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Opening eyes to food industry practices

Sharla Paino | Interrobang | Lifestyles | October 26th, 2009

Food, Inc. (2008)

Food, Inc. is a shocking documentary about where our food comes from. It reveals the truth about American food producers, farms and factories. In the film, the stories of different farmers in the U.S. shed light on horrible truths that we are not made aware of when we buy our food at the grocery store. The conditions in which livestock is raised, the motivation behind the way farmers are told to run their farms, and the complete detachment of our society to the origin of our meals is completely appalling to watch.

Other issues discussed in the film include: Organics, diabetes and obesity, genetic engineering, pesticides, cloning, environmental effects, foodbourne illness protection (Kevin's Law) and the world food crisis. The movie really drives home the need to buy local and support our smaller regional farmers.

I really enjoyed this film. It was extremely thought-provoking, and encourages me to be far more responsible with my food choices than I already am. It's important to be informed about the food we eat. It's also important to know the consequences of our ignorance to the food industry practices.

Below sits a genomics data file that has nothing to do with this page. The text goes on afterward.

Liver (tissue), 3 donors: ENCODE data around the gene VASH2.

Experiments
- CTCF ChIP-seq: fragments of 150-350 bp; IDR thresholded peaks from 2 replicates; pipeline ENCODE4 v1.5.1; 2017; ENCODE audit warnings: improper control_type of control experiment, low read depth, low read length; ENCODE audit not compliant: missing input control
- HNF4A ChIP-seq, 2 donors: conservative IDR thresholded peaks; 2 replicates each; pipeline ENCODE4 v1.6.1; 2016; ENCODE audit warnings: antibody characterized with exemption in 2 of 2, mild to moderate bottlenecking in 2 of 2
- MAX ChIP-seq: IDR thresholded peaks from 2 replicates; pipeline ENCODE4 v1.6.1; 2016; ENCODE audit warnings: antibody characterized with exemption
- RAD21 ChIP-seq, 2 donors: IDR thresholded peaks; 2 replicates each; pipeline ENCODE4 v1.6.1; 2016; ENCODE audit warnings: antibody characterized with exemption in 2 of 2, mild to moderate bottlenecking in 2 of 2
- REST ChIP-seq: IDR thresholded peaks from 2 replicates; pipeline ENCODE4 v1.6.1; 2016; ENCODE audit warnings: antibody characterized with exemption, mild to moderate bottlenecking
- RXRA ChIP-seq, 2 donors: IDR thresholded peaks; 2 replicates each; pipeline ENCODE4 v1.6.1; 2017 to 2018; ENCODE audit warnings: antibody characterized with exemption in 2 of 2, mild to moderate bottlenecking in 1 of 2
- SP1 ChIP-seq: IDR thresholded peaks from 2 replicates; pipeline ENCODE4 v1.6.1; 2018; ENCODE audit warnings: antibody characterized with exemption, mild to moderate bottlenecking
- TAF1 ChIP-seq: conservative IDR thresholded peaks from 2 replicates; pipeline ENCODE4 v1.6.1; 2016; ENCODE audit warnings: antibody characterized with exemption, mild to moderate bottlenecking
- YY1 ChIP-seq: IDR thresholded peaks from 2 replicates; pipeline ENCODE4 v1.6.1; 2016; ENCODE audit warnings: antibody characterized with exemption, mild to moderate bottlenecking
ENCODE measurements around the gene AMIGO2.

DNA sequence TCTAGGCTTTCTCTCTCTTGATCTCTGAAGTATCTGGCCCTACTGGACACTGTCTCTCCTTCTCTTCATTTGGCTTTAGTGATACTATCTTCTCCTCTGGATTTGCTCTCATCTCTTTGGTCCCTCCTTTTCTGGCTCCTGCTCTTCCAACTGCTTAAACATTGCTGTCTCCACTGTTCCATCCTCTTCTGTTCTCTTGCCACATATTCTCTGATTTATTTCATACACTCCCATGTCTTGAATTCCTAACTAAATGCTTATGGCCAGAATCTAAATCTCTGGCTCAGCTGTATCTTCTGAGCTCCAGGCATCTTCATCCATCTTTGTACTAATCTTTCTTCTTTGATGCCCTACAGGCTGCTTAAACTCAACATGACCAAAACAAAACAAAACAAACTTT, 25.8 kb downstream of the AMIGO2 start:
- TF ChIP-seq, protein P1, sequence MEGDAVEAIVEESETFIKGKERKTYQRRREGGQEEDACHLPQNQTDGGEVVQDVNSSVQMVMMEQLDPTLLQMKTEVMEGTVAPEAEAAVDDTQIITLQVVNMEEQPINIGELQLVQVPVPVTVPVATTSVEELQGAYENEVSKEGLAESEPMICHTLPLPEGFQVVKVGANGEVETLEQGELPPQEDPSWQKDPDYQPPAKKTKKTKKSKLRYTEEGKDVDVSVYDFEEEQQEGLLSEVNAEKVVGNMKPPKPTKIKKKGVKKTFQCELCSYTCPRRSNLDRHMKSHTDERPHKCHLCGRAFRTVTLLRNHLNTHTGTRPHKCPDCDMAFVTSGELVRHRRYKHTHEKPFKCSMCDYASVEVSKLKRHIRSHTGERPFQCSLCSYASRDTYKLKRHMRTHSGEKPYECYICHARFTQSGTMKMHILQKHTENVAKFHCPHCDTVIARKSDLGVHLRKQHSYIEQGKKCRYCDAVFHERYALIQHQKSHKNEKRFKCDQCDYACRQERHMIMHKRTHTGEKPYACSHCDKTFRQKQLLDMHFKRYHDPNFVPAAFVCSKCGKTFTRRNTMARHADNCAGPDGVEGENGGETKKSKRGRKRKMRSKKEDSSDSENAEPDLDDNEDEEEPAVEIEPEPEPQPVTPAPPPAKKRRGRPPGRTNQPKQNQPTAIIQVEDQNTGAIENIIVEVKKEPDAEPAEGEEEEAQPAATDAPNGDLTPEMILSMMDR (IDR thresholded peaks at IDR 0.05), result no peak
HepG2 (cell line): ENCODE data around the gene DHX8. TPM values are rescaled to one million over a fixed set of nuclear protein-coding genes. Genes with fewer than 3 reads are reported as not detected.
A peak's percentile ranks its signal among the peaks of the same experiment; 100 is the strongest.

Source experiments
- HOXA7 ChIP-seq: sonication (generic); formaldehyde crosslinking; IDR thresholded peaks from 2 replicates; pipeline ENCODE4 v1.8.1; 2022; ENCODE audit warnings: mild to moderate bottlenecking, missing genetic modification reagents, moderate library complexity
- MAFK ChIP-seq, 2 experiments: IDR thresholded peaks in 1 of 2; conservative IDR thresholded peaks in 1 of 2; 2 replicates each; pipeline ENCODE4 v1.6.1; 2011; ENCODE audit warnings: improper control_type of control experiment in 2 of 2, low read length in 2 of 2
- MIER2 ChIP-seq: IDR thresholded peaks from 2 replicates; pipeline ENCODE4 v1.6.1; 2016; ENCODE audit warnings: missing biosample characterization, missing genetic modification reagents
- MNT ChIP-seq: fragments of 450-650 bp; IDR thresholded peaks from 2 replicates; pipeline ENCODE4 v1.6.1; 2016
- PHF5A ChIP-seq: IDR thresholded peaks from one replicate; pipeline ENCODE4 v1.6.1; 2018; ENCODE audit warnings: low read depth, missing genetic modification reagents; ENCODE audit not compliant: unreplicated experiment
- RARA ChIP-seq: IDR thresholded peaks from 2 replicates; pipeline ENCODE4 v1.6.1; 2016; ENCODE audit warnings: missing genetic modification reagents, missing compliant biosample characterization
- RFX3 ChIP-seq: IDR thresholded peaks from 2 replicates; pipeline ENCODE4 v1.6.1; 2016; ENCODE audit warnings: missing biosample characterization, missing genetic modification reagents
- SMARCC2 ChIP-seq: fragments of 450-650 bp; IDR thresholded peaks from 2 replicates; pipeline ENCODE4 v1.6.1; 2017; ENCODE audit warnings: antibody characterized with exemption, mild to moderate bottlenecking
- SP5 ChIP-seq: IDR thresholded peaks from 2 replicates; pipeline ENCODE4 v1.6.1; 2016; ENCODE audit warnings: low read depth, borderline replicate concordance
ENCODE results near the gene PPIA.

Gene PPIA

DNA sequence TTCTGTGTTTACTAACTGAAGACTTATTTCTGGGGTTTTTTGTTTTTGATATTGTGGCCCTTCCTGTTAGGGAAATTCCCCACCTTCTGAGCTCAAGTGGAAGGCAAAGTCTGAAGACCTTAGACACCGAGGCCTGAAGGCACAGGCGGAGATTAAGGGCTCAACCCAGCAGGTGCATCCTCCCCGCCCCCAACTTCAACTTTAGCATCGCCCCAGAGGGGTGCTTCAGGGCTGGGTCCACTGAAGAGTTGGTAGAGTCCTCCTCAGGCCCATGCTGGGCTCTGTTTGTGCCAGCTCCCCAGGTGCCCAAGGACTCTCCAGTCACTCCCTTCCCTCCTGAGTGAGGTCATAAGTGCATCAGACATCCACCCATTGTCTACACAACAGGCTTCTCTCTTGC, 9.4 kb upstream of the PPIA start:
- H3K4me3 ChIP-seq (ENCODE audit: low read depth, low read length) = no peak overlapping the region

The information in Food, Inc. was relayed in a attention-catching way. The facts were engaging and the issues were told from a few different perspectives, which I felt was quite educational. Some scenes inspired a very emotional response from the audience with their graphic nature to get the point across, but didn't go too far as to offend.

Although the setting was in the U.S., I still believe the information learned from this movie applies to us in Canada, seeing as our nation is growing to mimic the U.S. a little more each day. Our food service industry standards are a bit stricter than that of the U.S. Food and Drug Administration, but we still have imported foods coming into our country that involve the issues investigated in Food, Inc. It also encourages the question “What is going on in Canadian farms/food markets?”

Food, Inc. also provides it's viewers with helpful suggestions on how to promote the solution to these problems and avoid buying products tainted by scandals and factory farming by buying local and reading food labels.

I would recommend this movie to anyone who eats food. Food, Inc. will be coming back to the Hyland Cinema on November 13th.

For more information on Food, Inc., multimedia, blogs, and info on how you can help, visit
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